The British school of "classical economics" began in no small  measure
as a reaction against the  inconsistencies  of  mercantilist  thought.  Adam
Smith was the 18th-century founder of this school;  his  famous  work,  "The
Wealth of Nations", is in part an anti-mercantilist tract.  In  "The  Wealth
of Nations", Smith emphasized the importance of specialization: in  a  world
where the  productive  resources  are  scarce  and  human  wants  cannot  be
completely satisfied, each nation should specialize  in  the  production  of
goods it is particularly well equipped to produce; it should export part  of
this production, taking in exchange other goods that  it  cannot  so  easily
turn out.

Adam Smith

      Adam Smith's attack was probably the boldest one  on  the  "mercantile
system" which was already tottering both because economic changes had  given
some of these doctrines an antiquarian  flavor  and  because  the  piecemeal
invalidations of  these  doctrines  by  the  many  forerunners  of  economic
liberalism hardly left it a  "leg  to  stand  on".  All  the  same,  without
Smith's vigurous, forceful, and systematic statement of its  weaknesses,  it
might have lingered much longer than it did.
      On the other hand, Smith was unfortunately not  capable  of  precisely
formulating  a  general  theory  of  international  trade.  Apart  from  his
building up an imposing structure of arguments  in  favor  of  freedom  from
restrictions on foreign trade activities, his contributions to  this  theory
are relatively minor, as Smith considered mistaken that a producer needs  an
absolute advantage to export its products.
      The basic concepts of Smith's teory  of  international  trade  may  be
considered the following:
      1. The  international  commerce  is  close  related  with  the  social
division of labor.
      2. The international trade after Smith is based apon  the  freedom  of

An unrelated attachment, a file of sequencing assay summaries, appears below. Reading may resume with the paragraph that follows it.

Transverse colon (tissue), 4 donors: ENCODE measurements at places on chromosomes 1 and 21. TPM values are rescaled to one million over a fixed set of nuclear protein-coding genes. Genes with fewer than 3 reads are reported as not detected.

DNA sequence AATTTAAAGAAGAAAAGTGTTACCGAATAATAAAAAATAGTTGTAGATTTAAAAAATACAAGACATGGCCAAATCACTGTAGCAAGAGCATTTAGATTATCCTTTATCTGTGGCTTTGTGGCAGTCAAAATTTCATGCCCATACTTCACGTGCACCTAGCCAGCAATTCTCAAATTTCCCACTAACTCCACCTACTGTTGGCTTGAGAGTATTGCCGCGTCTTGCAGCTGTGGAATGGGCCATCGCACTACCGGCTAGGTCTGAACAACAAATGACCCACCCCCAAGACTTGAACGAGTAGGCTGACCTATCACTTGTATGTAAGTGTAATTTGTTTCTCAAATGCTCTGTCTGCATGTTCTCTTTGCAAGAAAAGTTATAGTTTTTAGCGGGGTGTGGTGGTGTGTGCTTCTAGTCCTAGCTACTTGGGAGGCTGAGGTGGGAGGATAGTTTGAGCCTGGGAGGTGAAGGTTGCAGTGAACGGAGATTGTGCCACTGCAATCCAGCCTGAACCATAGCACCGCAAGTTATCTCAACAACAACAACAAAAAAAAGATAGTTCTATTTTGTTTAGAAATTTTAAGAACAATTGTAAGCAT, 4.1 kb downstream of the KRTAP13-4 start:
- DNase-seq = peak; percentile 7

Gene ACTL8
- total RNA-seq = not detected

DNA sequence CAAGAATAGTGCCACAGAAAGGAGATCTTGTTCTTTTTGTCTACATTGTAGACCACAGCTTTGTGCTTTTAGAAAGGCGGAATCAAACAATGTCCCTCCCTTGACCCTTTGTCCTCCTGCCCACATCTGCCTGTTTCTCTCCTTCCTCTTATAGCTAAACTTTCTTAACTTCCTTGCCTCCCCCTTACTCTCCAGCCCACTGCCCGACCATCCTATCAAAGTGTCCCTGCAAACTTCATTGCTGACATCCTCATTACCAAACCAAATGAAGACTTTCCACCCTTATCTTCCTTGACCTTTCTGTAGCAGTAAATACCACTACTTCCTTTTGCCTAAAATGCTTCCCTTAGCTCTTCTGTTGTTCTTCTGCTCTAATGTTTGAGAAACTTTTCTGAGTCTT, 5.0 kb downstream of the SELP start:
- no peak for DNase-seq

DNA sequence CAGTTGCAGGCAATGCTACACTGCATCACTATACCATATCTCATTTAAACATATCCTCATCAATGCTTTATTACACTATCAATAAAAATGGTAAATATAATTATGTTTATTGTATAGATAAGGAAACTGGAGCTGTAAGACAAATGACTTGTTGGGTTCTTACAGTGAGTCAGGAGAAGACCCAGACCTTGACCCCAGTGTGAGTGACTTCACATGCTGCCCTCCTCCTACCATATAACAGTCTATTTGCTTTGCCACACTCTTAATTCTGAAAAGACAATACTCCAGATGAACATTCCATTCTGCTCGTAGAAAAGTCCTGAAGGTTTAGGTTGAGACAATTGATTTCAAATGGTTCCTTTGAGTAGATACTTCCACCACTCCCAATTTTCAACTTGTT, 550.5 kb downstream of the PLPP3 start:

action and the incentives of economic agents.
      3. In international trade the competition is free and perfect (without
monopolies and any governmental restrictions in the  form  of  protectionist
      From  these  concepts  the  following  indications  on   international
economic relations result:
      1. In the result of labor  division  it  is  not  necessary  and  even
possible that every country produce inside all the products it needs. It  is
because different states are provided with  the  factors  of  production  of
different types and quality in different proportions. As  the  result  every
country must specialize in production of that goods, for which the costs  of
production are the lowest.
      2. Every country imports the goods for which it  pays  a  lower  price
than it would cost him in case it produced this product domestically.
      3. The difference between the domestic  cost  of  production  and  the
import price is the absolute advantage obtained  through  the  international
trade, this rule being general for all countries.
      4. At the domestic range the state must not interfere in  economy,  as
it always disturbs economic agents from seeking the most efficient  mode  to
invest factors of production it posesses.
      5. In the international trade must be  promoted  the  policy  of  free
competition (without  monopolies)  and  a  policy  of  free  exchange  (non-
      Much as Smith was aware of the benifits of free trade and was able  to
influence the British economic thought,  he  was  not  an  unqualified  free
trader. He singled out two primary cases which in  his  view  justified  the
imposition of barriers on imports for the purpose  of  encouraging  domestic
      First, some particular industries may be necessary for the defense  of